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Last Updated: Saturday, 18 March 2006, 09:38 GMT
Slobodan Milosevic's road to ruin
By Allan Little
BBC News, Belgrade

File photograph of Slobodan Milosevic
Mr Milosevic died while on trial in The Hague for genocide
Slobodan Milosevic is like a character written by Goethe. The arc of his life, his rise and fall, is Faustian.

He made a pact with the twin demons of Balkan nationalism and war. The demons propelled him to power and, for a while, kept him there. But he lost control of them, and they destroyed him in the end.

What were the decisive moments in his 20-year flirtation with disaster - those moments on which history turns?

There are too many to be comprehensive, but here are a few episodes on Mr Milosevic's road to ruin.

24 April, 1987: Mr Milosevic addresses a crowd of angry Serbs in Kosovo. They are feeling threatened by their Albanian neighbours.

"No-one," he says, "should dare to beat you." That single sentence changes his life.

The crowd begin to chant his name, "Slobbo! Slobbo!" An old Yugoslav taboo on nationalist sentiment is broken. Six months later, he is president of Serbia and a Serb national hero.

24 January, 1991: Mr Milosevic has a secret meeting with Slovenia's president, Milan Kucan. Between them, they agree to the dissolution of Yugoslavia. Slovenia can go, Mr Milosevic says. There are no Serbs there.

But Croatia is different. There are parts of Croatia where Serbs are in the majority, and Mr Milosevic decides that these territories will be taken from Croatia - by force, if need be.

Mr Milosevic's close ally Borisav Jovic wrote in his diary that day: "Today may have changed the whole course of Yugoslavia and the crisis."

March 1991: Mr Milosevic has armed the Serb minority in Croatia. They have proclaimed their own state.

File photograph of town of Vukovar during the Yugoslav war
The war spread throughout the former Yugoslavia

I remember them proudly unfurling new maps, with redrawn borders. The new, expanded Serbia they want includes two-thirds of Bosnia and one third of Croatia. These territories are to be known as Western Serbia.

Mr Milosevic has sent the Yugoslav army to secure these territories. But the Croats fight back. By summer there is open war.

18 October, 1991: The presidents of the six Yugoslav republics sit around a table in The Hague with British Lord Carrington. There is a peace plan. It gives the Serbs in Croatia widespread autonomy - their own schools, their own language, their own TV and radio stations, even their own police force. Five of the six presidents say they will sign. Mr Milosevic alone refuses. The war goes on and eventually into Bosnia.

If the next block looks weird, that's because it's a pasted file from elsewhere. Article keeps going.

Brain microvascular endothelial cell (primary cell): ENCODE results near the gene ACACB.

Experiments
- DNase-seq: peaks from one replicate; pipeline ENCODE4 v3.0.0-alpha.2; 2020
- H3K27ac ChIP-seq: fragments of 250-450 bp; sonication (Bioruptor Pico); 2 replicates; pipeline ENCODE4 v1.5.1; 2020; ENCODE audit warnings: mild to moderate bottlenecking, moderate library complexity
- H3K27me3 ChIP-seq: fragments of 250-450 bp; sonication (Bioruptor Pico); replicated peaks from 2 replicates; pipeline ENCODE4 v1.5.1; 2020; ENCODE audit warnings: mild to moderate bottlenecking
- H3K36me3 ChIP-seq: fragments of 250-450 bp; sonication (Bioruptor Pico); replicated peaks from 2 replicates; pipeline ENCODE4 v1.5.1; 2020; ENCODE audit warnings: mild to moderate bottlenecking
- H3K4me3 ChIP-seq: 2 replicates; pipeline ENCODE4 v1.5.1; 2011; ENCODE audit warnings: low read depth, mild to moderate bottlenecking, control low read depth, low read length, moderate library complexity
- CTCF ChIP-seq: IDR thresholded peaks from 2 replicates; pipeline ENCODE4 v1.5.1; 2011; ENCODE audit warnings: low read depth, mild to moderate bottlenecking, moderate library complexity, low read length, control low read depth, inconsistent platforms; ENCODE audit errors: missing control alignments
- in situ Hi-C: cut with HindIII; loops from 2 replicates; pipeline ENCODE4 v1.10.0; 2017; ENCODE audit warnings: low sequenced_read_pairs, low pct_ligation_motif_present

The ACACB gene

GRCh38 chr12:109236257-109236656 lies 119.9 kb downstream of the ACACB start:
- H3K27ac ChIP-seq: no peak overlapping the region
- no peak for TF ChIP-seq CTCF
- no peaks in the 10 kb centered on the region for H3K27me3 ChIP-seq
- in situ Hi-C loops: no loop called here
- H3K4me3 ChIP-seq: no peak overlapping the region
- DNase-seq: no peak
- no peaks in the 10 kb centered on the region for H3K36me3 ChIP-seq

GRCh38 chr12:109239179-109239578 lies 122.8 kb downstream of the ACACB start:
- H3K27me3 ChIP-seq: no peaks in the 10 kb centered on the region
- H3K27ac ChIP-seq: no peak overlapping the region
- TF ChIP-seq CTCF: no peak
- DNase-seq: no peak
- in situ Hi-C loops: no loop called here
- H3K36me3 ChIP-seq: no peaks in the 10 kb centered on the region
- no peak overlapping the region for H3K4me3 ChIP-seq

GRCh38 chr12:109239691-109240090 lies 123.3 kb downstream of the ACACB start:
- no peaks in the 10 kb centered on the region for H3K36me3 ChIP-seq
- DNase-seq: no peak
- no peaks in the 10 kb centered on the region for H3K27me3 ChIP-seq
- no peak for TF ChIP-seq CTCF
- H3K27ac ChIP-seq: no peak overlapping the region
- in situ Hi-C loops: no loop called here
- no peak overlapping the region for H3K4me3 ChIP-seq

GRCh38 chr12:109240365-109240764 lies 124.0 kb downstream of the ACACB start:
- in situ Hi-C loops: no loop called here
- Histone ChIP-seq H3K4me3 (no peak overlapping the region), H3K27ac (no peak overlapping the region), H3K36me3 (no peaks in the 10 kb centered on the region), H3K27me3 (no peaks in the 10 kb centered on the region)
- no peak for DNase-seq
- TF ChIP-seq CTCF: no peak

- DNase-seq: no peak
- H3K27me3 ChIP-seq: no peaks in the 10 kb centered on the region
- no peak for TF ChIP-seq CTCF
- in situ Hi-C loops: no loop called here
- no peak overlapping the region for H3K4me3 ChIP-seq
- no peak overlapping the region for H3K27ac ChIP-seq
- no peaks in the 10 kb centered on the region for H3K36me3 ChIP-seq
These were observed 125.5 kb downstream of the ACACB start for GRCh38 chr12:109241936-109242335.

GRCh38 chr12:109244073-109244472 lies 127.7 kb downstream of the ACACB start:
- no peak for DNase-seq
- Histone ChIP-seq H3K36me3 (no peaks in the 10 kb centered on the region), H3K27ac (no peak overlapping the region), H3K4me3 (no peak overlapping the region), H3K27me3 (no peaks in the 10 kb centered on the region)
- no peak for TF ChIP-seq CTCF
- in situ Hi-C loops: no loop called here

April 1993: The war in Bosnia is a year old. Mr Milosevic is in a hotel room in Athens with Radovan Karadzic, the leader of the Bosnian Serbs. Mr Milosevic wants an end to the fighting, as economic sanctions are damaging him.

He is trying to persuade Mr Karadzic to sign the latest peace plan, drawn up by Lord Owen. Mr Karadzic - once Mr Milosevic's proxy in Bosnia - says no. Mr Milosevic, who turned on the fighting like a tap, now knows he can no longer so easily turn it off. He has lost control of the demons he unleashed.

Winter 1993: I am sitting in a cafe in Belgrade. Mr Milosevic has been printing money to pay for the war in Bosnia. There is hyper-inflation. The rate is now 3,000,000% a month. Prices go up every hour. A friend says to me that if he stops off for a beer on the way home from work, if he thinks he might like two beers, he orders them both at the same time, because by the time he has finished the first one, the price of the second one is double.

File photograph of an anti-Milosevic rally in Belgrade
Mass demonstrations demanded Milosevic's removal from power

The inflation has wiped out everybody's life savings and pensions. The economy is now in the hands of organised criminal gangs.

5 October 2000: Mr Milosevic has fought and lost four wars. He has now also lost an election, but refuses to concede defeat. The people come out into the streets. He asks the army to intervene. The army refuses. He is overthrown.

It reads like a cautionary tale. Nationalism and war kept him in power for a full decade after every other communist leader in Europe had been swept away.

Key to his success was that he persuaded Serbian public opinion to walk with him, hand in hand, for most of the journey.

Today, Serbia will not only be burying their former leader.

They will be laying to rest a chapter of their own history which some still view with pride - but many more with regret and even shame.

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